Improving Heart Failure Care


Heart failure is a common and debilitating medical condition. In the general population, it contributes to increasing rates of morbidity and mortality partly as more people are living longer. As part of its Act on Heart Failure initiative, Siemens Healthineers offers a dedicated consulting product for healthcare providers. Although survival rates are improving thanks to more effective treatment of acute cardiac events, still only 61 percent of patients diagnosed with heart failure after a myocardial infarction survive the following five years.1 According to a recently published report from the American Heart Association, heart failure prevalence among Americans over the age of 20 increased between 2011 and 2014 to a level of 6.5 million.1 Heart failure is also costly to society. In the USA, an estimated USD 30.7 billion is spent on treating heart failure each year.2

A challenging disease pattern
Healthcare providers face many challenges with this condition. Heart failure can be caused by a number of underlying diseases and is often correlated with multiple comorbidities. This makes heart failure management highly complex, from diagnosis, through to treatment and follow-up. Clearly defined clinical structures and processes are key to improving the quality and affordability of outcomes. Treating heart failure often involves a multitude of healthcare providers with a range of diagnostic and therapeutic options, as well as heart failure-related quality measures (e.g., 30-day readmission rates).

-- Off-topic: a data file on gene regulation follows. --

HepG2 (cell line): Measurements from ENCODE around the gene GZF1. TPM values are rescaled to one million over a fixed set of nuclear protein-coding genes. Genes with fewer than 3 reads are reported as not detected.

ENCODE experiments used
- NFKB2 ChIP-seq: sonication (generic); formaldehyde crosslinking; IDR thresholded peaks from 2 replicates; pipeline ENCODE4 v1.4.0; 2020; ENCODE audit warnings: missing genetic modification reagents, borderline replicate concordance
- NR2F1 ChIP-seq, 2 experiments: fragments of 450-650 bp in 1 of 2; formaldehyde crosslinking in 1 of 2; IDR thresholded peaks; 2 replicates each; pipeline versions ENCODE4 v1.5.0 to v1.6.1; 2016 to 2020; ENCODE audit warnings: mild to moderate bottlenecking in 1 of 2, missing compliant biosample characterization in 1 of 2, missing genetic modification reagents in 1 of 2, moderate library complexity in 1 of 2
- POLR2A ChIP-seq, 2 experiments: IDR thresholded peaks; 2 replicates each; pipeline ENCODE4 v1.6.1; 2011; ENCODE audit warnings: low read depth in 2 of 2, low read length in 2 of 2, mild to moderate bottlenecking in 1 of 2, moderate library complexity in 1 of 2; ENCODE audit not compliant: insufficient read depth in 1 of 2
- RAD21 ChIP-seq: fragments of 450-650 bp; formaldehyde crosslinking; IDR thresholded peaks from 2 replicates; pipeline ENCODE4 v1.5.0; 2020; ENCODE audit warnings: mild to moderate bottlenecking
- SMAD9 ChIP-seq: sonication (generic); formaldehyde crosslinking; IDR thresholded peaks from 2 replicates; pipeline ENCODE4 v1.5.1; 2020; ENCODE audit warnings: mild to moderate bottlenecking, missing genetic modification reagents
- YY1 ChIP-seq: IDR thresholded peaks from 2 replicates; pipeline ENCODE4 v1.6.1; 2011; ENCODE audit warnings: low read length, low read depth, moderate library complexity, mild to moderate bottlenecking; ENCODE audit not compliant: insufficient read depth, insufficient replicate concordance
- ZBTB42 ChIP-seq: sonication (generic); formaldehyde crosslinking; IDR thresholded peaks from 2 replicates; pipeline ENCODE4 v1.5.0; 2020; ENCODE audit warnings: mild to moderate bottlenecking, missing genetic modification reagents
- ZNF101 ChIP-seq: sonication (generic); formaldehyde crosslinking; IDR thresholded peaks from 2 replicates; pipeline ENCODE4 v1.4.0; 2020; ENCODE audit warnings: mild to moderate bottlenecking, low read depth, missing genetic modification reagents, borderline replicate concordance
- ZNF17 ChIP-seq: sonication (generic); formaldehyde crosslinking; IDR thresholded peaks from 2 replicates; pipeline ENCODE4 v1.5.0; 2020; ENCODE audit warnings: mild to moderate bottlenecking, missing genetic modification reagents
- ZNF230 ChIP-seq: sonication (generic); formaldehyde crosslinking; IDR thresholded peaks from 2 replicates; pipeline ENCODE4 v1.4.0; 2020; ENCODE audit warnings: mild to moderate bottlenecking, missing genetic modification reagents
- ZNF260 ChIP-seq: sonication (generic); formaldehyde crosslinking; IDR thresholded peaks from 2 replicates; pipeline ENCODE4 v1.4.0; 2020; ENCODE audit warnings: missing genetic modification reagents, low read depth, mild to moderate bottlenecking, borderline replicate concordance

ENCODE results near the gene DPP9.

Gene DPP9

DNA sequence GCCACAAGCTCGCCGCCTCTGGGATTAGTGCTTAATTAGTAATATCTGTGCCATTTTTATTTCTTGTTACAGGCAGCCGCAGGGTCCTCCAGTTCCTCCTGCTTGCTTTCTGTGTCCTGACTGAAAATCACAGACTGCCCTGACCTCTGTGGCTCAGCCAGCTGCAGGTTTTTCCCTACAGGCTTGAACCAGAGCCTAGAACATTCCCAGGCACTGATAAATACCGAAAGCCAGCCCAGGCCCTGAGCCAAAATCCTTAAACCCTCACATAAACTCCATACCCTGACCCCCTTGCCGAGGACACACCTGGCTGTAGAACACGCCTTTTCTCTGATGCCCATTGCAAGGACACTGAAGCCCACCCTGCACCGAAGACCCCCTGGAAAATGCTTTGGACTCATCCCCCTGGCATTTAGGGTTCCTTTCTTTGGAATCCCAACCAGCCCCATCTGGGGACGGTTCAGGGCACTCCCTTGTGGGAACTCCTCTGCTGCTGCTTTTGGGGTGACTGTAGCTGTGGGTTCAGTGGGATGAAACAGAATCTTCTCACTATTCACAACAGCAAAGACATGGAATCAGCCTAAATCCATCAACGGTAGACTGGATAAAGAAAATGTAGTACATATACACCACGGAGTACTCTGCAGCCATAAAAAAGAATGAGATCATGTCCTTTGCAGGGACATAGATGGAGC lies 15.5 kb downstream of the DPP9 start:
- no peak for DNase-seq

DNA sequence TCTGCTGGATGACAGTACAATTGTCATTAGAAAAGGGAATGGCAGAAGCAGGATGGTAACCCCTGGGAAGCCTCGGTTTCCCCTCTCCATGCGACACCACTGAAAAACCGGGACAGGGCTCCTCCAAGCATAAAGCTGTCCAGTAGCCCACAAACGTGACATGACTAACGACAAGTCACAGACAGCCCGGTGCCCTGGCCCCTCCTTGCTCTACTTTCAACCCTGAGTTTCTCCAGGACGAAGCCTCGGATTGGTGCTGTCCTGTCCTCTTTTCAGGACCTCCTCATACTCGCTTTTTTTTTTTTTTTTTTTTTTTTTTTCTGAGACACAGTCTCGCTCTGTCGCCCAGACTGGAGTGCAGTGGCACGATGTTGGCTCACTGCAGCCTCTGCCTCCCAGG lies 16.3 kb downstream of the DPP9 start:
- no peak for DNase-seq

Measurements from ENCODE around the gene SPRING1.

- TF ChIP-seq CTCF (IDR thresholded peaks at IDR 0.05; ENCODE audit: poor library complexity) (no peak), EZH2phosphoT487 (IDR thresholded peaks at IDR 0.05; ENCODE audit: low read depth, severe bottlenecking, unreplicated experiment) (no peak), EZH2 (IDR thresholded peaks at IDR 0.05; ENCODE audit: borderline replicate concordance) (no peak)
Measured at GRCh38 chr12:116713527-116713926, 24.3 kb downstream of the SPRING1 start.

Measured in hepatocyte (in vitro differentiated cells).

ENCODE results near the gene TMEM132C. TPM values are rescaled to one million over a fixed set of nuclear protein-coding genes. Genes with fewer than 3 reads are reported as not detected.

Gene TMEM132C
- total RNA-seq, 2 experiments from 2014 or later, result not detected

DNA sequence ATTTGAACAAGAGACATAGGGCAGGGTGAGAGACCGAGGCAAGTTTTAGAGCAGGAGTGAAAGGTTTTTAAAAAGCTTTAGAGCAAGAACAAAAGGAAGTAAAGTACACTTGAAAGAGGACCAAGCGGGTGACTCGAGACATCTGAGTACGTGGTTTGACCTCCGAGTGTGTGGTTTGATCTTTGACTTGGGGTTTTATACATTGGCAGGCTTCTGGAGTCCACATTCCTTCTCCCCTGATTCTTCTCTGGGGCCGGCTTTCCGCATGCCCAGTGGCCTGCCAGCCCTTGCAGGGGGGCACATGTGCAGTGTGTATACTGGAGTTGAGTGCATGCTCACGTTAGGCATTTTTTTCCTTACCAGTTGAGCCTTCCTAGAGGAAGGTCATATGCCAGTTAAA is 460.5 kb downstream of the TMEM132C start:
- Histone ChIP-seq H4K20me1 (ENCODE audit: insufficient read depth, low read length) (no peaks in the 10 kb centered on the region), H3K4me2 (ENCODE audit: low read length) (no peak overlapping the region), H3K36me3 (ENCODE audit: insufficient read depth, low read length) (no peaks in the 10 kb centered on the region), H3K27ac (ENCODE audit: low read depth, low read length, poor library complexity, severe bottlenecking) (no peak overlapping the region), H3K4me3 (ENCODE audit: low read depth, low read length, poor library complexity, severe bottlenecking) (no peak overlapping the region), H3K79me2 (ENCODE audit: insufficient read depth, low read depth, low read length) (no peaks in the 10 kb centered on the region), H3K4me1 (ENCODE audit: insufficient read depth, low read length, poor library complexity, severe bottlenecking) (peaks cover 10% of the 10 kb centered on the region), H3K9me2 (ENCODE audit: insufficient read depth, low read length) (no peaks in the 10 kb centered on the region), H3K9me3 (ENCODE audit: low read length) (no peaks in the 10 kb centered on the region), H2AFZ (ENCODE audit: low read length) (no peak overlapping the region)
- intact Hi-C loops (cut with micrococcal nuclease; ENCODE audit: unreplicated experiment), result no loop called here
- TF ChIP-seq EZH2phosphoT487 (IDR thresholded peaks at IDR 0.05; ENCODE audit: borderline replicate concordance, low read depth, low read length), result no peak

Act on heart failure initiative
As part of its Act on Heart Failure (AoHF) initiative, Siemens Healthineers offers a dedicated consulting product for healthcare providers. All heart failure carerelated processes are analyzed in detail individually for each hospital: from admission, to acute and chronic care. This also includes adjunct processes such as neighborhood care or outpatient facilities.

Process Maturity Analysis
The assessment is based on a process maturity analysis that covers 38 process areas with 132 requirements and over 1,400 defined criteria for heart failure care – both for inpatients and outpatients. The model allows for the structured assessment of all process areas, as shown in the graphic. An overall heart failure process maturity score is also given based on structured interviews with hospital staff and process observations on-site. AoHF has been validated at world-leading healthcare institutions. The approach delivers comprehensive insights into an institution’s current care processes and shows where improvements are indicated most. Moreover, an integrated simulation tool enables projections of how changes could impact processes in the future. The hospital and its associated outpatient network can use these findings to improve its general operations and increase quality in clinical outcomes.